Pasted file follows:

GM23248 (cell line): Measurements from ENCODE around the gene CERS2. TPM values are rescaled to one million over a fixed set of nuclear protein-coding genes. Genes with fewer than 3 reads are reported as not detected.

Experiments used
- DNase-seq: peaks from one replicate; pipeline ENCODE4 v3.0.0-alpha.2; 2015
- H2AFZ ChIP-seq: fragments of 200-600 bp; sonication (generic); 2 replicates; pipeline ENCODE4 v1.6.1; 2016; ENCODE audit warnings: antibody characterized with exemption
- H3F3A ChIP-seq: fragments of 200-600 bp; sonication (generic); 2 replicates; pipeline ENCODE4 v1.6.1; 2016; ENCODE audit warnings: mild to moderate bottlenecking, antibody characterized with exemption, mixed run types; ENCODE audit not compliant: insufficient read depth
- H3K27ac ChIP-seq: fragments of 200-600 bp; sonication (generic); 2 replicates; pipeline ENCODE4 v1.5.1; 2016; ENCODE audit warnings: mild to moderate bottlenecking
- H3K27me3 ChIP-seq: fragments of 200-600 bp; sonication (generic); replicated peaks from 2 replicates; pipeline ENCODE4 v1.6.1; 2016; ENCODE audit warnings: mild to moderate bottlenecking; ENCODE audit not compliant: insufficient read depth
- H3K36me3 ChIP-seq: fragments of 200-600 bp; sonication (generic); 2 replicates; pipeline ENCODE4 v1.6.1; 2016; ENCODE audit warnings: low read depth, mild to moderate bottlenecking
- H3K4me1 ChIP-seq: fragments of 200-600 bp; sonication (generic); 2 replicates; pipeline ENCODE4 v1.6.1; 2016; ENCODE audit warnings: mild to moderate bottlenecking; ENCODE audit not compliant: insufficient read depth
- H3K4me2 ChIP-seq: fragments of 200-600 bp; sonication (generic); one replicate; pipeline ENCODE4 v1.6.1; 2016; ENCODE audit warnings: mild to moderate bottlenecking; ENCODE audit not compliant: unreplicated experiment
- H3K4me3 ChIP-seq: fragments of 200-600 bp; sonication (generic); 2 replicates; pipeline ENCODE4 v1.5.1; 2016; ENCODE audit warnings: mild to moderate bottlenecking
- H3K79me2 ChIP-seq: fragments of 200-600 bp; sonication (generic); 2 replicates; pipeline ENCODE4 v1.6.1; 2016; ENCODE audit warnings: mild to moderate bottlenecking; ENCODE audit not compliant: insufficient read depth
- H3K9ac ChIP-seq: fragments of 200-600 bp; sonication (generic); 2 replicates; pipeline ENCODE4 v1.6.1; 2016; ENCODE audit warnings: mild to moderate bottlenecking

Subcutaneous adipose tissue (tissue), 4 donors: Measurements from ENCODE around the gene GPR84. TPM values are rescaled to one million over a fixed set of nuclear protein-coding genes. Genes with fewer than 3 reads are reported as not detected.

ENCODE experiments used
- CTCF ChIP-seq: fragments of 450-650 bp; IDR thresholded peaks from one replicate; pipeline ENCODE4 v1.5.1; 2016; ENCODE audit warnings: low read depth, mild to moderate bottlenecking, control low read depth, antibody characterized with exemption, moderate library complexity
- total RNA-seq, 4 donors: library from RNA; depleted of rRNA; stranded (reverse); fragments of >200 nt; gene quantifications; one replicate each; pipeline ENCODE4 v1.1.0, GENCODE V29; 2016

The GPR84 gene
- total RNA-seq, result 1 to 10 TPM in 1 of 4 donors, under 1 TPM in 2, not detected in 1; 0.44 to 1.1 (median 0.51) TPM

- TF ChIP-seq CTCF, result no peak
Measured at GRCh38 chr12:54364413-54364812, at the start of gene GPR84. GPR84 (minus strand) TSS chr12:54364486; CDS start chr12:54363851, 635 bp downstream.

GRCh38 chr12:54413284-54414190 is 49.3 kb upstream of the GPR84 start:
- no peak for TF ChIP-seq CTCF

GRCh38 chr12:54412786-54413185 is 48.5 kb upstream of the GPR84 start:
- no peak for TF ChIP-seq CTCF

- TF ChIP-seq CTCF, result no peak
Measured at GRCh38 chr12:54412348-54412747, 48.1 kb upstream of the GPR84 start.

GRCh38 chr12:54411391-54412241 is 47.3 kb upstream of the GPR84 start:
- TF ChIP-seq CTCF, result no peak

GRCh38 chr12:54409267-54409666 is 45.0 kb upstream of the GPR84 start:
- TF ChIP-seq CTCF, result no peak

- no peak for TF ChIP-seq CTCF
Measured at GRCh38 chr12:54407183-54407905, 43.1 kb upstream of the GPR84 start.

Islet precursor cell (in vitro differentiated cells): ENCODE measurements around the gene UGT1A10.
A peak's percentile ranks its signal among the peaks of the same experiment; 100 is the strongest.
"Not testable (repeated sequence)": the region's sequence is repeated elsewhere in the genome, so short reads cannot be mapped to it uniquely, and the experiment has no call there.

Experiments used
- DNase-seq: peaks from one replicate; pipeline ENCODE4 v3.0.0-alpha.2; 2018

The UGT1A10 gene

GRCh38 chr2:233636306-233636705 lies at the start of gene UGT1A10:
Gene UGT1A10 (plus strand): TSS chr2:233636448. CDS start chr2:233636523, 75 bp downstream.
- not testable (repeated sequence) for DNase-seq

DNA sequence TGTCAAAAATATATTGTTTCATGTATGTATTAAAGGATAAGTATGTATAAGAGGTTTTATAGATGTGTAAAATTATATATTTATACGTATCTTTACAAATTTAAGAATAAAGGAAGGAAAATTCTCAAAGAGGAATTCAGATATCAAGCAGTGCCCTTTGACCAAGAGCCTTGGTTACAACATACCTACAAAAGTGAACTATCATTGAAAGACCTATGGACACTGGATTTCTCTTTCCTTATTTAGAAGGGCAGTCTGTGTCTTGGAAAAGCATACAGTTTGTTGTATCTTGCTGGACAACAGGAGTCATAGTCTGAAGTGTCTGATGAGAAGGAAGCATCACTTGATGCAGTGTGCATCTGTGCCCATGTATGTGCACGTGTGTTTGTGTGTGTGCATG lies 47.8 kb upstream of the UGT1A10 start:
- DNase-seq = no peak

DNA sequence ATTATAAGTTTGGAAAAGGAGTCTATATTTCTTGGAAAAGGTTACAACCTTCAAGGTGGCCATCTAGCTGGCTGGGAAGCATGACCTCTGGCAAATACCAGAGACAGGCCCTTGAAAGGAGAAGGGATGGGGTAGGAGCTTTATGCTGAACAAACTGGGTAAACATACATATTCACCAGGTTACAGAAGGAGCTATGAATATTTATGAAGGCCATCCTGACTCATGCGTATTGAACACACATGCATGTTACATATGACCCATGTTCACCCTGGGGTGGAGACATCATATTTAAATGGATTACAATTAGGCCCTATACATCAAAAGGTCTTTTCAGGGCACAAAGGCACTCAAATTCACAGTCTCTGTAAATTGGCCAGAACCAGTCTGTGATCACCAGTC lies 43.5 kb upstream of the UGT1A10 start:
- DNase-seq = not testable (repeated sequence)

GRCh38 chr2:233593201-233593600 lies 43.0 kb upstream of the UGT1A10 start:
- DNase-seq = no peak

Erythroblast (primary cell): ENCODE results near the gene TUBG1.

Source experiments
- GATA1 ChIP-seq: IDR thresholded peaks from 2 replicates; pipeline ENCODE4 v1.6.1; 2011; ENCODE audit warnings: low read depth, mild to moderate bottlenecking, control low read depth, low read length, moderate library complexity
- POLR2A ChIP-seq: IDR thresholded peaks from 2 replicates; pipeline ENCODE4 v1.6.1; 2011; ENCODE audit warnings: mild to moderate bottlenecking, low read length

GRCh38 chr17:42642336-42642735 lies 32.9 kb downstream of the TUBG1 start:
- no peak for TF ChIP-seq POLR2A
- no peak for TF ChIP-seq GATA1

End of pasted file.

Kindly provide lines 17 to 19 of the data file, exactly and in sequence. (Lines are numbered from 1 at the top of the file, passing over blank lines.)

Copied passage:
- total RNA-seq, 4 donors: library from RNA; depleted of rRNA; stranded (reverse); fragments of >200 nt; gene quantifications; one replicate each; pipeline ENCODE4 v1.1.0, GENCODE V29; 2016

The GPR84 gene
- total RNA-seq, result 1 to 10 TPM in 1 of 4 donors, under 1 TPM in 2, not detected in 1; 0.44 to 1.1 (median 0.51) TPM